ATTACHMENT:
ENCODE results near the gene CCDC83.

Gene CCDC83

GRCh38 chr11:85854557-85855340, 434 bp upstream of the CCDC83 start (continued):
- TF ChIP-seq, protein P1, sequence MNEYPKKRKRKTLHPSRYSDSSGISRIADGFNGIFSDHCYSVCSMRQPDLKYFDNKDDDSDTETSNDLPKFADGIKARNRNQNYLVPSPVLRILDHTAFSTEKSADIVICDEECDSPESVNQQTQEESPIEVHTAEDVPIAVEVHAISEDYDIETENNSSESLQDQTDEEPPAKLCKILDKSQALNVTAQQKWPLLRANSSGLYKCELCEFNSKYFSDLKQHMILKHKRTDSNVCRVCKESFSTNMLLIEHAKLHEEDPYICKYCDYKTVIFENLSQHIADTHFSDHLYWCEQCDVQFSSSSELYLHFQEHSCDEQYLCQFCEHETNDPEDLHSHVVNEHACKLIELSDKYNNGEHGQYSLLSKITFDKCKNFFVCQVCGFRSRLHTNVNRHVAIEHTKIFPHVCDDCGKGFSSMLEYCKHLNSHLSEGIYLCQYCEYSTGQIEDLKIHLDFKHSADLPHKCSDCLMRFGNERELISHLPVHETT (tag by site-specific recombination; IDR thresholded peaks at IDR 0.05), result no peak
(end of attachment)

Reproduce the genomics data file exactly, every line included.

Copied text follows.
ENCODE results near the gene CCDC83.

Gene CCDC83

GRCh38 chr11:85854557-85855340, 434 bp upstream of the CCDC83 start (continued):
- TF ChIP-seq, protein P1, sequence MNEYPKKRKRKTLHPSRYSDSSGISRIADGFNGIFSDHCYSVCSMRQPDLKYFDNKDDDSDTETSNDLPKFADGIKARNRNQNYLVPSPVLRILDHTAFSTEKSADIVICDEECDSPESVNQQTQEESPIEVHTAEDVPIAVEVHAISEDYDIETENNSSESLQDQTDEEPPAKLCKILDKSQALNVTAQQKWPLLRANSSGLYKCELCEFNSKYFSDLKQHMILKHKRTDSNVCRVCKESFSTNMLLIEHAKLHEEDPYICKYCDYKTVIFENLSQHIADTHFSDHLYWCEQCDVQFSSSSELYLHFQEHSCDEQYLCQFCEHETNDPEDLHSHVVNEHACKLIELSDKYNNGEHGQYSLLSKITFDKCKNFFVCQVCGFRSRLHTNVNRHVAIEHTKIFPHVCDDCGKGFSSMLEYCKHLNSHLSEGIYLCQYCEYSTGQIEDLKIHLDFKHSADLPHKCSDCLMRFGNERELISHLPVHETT (tag by site-specific recombination; IDR thresholded peaks at IDR 0.05), result no peak